My WDI internship officially began on June 1, 2010. Prior to that, I was in Bandung, Indonesia, working on a sustainable agriculture project involving dried mango exports with four other Ross MBA students. It was a fantastic experience and I’m hoping the lessons learned about the difficulties of running a social enterprise will carry forward onto my other projects.
My internship is divided into two parts. The first component was a 2 week-project with the Asia Foundation (my previous employer), where I helped the Beijing office to create a project to train green energy entrepreneurs on how to start a clean tech business. Involved in the creation of the project was the determination of which industries we would train the entrepreneurs in, how the trainings would be structured, how the project would be funded, and who the strategic partners might include.
Very useful to beginning this project was the fact that there’s a number of other Ross MBA’s who are currently working in Beijing, many of whom are involved in green energy projects. I set up various dinners and meetings with my contacts to see who was working on what and who could be involved. One of the most important contacts was with one of my associates at JUCCCE (Joint US China Collaboration on Clean Energy), who happens to be the program manager of the Mayoral Training program, which has trained hundreds of mayors in China on clean technologies. I was able to get an extra ticket to this conference for my contact at the Asia Foundation (cost ~ $500).
Classmates and fellow energy compatriots
It was decided by the office that the money for the project should come from private funding. Based on my research, I came to the conclusion that there are four key greentech areas which the trainings should be focused:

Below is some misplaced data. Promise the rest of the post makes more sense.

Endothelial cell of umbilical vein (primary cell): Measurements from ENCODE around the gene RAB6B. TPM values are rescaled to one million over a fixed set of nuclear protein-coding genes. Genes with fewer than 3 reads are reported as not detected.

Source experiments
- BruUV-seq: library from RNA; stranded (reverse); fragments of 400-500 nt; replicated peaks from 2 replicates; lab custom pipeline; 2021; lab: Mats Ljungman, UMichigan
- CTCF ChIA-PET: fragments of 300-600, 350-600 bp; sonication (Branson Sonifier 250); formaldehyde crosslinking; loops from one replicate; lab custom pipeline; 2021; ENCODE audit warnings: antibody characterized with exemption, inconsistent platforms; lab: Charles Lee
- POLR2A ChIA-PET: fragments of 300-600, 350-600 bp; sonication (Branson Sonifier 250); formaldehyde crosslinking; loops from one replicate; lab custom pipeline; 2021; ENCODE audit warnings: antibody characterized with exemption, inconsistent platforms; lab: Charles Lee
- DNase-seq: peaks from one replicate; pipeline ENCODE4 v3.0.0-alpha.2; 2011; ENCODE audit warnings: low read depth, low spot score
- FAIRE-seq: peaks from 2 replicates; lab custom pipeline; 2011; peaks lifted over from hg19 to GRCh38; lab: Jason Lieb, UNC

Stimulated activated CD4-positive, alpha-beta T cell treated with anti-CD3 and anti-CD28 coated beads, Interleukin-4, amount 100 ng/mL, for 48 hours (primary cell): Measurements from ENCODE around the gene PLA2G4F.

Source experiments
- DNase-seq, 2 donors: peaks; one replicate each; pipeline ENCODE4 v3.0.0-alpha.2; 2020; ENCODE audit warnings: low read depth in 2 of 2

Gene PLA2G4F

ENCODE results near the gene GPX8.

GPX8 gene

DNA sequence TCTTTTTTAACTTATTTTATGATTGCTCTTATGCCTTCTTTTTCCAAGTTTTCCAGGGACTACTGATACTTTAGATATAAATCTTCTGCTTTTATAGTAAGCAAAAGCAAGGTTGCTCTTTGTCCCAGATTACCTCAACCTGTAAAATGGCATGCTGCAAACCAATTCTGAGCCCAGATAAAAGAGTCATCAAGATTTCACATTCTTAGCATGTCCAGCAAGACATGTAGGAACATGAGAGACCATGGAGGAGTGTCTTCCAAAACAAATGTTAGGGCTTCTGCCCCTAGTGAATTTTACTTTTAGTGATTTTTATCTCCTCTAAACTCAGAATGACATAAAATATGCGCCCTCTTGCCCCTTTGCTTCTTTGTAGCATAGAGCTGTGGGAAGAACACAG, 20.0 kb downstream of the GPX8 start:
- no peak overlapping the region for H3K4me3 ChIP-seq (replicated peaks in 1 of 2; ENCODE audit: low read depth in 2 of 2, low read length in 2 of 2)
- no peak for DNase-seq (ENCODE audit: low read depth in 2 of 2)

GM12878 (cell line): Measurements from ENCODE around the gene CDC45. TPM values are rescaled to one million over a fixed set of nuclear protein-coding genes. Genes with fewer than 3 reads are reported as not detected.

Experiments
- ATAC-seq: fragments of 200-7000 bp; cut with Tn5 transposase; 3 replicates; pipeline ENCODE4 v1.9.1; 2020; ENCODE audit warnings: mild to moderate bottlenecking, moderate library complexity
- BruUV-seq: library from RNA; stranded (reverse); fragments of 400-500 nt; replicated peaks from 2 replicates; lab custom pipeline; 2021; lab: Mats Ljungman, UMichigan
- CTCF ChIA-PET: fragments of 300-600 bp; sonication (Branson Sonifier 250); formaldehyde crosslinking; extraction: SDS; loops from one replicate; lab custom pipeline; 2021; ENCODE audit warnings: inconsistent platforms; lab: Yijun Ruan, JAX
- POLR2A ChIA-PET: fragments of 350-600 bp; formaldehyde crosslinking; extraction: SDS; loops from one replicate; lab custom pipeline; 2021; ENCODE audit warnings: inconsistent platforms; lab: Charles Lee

Green Building, Green Industry (i.e. waste -> energy), Biofuels, and Clean Water.
The main reasons for selecting these industries include:
1) The Chinese government has yet to make significant inroads in these areas, so the market is less mature
2) The Chinese government has ambitious goals to increase energy efficiency stemming from these projects
3) The doors are more open in these industries for private companies than, say solar or wind power, where Chinese companies already dominate the market
4) Innovation in these industries would significantly help to improve the environmental situation in China
Separately, I also identified a listing of 80 companies who would potentially be interested in sponsoring such a training program.
The Asia Foundation Beijing office was very receptive in collaborating on this project, and I’m hoping that future collaborations are also possible.
My next blogs will hopefully be more frequent as I am leaving Beijing for the rural countryside on Sunday to begin my main project working with organic tea farmers. More pictures, and hopefully videos, to come. Attached is a random picture of some guys I played basketball with at Beijing University.
And hanging with my cousin Mars